Tackling taboos with local children

Posted on Wed, 19/09/2018 by Michelle Henderson, Macmillan End of Life Care Facilitator

Michelle Henderson

A nurse educator explains how the specialist palliative care team is breaking one of the last taboos of palliative illness.

Talking about death and dying is still a big taboo in our society, despite the fact that it’s one of the only things guaranteed to affect us all at some point. There is no doubt that this is a very challenging thing for anyone to face let alone a younger person or a child.

At the Queen Elizabeth Hospital we have now forged links with a local secondary school to encourage young people to talk about death and learn how to support each other when their family members, teachers or school friends are faced with a palliative illness.

Our staff who have been involved in this initiative thoroughly enjoyed the experience as part of our “dying matters event “and describe how successful it has been and how they are working together to improve care for patients, families and carers in Gateshead.

As part of the project our specialist team have been encouraging young volunteers to support our hospital’s palliative care in-patient unit, St Bede’s.It has often been thought that young volunteers are too immature to work in this type of environment, but recent studies have shown that the very ill and the students can both benefit greatly from this collaboration.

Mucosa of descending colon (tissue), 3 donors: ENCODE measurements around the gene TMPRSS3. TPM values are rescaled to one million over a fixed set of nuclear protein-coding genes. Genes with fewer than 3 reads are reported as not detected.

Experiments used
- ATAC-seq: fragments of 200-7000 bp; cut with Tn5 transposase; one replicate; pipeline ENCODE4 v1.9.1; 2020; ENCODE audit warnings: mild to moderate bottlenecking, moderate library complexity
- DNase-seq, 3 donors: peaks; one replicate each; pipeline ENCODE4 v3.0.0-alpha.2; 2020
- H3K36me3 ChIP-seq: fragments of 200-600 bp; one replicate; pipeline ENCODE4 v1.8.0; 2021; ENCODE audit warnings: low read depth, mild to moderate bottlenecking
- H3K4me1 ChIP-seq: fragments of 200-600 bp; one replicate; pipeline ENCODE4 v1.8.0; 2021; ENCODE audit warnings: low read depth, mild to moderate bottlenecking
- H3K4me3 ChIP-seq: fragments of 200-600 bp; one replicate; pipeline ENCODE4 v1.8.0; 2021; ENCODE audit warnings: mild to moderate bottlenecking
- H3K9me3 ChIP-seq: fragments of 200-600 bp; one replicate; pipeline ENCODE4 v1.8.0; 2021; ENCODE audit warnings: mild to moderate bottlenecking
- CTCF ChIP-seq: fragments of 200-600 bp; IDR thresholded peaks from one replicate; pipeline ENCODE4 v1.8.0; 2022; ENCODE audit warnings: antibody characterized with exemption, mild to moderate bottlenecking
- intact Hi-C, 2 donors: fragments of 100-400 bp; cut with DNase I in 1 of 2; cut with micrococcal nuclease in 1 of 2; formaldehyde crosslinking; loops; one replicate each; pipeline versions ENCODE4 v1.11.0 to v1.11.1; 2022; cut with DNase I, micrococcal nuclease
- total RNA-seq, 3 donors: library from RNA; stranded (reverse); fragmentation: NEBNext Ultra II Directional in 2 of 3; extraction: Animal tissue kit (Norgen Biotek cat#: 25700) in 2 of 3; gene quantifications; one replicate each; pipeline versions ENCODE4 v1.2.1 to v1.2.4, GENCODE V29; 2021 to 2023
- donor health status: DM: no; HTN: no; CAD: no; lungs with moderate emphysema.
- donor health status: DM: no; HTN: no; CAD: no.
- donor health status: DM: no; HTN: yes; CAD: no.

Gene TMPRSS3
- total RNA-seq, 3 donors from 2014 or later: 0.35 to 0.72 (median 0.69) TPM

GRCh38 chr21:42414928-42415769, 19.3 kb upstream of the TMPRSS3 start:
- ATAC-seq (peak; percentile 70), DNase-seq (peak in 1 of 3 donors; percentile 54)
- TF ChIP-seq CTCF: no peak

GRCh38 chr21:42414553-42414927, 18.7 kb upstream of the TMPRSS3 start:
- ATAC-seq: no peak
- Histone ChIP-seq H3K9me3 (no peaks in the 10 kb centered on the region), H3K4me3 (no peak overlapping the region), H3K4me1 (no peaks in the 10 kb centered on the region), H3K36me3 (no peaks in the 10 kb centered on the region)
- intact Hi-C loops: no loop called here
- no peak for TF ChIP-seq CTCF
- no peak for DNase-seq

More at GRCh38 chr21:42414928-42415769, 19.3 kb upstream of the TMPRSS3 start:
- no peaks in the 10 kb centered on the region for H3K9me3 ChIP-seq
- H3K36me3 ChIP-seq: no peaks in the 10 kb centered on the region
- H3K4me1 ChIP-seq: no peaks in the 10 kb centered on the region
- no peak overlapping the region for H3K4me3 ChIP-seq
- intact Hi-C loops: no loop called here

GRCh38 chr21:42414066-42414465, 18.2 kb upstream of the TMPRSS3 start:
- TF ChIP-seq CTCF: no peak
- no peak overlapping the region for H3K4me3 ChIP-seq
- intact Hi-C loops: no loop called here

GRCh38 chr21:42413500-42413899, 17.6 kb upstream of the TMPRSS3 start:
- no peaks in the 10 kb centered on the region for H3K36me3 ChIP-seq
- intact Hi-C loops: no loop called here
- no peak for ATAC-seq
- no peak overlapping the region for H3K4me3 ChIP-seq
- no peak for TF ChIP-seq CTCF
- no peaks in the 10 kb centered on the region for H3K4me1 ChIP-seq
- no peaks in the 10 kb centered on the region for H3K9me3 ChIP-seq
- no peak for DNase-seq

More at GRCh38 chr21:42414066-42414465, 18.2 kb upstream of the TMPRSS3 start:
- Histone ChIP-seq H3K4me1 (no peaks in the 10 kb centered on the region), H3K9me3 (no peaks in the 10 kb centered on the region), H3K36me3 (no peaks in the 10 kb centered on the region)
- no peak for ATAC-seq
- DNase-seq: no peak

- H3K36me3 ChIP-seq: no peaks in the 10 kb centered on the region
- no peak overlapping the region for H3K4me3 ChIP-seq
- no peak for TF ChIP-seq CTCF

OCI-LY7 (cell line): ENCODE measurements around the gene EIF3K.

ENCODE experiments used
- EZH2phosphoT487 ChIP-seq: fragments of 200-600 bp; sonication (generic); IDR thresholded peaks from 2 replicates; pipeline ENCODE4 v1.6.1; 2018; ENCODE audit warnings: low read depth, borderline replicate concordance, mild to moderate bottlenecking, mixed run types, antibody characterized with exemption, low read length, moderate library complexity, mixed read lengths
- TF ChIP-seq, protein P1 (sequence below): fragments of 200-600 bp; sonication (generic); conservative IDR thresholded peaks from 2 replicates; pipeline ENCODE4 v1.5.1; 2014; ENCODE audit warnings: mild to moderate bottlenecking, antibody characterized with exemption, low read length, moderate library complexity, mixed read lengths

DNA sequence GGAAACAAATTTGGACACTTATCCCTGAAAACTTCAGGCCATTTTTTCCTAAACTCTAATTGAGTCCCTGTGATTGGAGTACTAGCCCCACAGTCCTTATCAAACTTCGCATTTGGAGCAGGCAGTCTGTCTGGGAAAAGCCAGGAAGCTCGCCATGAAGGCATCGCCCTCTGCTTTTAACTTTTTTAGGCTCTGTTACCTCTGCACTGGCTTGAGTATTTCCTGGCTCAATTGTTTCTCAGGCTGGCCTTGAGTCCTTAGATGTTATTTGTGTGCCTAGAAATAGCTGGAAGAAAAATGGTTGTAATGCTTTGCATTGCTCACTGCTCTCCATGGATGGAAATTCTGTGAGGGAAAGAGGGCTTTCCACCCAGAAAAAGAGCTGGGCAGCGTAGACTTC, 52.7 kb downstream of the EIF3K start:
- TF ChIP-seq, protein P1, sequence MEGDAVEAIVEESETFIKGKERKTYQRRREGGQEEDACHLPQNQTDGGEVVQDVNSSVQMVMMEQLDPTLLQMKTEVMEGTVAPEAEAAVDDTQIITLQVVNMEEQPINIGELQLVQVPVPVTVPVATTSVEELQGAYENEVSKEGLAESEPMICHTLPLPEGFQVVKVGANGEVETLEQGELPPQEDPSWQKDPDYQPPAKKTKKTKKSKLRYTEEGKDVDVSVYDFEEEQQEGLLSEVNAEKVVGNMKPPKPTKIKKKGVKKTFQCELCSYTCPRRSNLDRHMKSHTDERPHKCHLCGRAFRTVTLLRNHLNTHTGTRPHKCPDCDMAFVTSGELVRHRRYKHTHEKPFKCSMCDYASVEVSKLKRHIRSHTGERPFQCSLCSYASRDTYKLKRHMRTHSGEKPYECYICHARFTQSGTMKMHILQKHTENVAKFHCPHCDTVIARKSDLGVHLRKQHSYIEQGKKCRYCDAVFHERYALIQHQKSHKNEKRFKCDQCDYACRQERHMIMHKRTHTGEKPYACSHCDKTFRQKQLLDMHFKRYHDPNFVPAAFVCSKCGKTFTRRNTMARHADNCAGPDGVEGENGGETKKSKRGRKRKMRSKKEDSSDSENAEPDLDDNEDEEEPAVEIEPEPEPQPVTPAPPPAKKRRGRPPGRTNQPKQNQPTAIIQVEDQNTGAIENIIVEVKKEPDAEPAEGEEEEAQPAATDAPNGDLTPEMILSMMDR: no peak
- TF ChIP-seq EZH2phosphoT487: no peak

One of the biggest myths we encounter is that you shouldn’t talk to children about death, dying or bereavement so we’ve been actively working with pupils at Cardinal Hume Catholic School to tackle this difficult subject.

The Specialist Palliative Care Team worked closely with the schools chaplain Jo Proctor and the children and sought their views on three important issues:

1.Should children be involved in discussions about death, dying and bereavement?

2.What would you say or do for someone who had just lost somebody?

3.What would you want somebody to say or do for you if you had just lost somebody?

The replies were overwhelming and showed that children can, and want, to be involved in these conversations. We arranged a special Macmillan day which created an opportunity for pupils and school staff to speak to the nurses and ask questions, read more, take away information and talk or share their feelings with others.

As a result of this event some of the 6th form pupils have now applied to volunteer within the hospital as they are looking to a further career in medicine or care.

At the end of the project it was great to have such positive feedback in this letter from the school: "We really loved having you in the school and one of the children had the best day ever. Thank you so much for your support this term and I look forward to meeting up next term with you all to plan so more".

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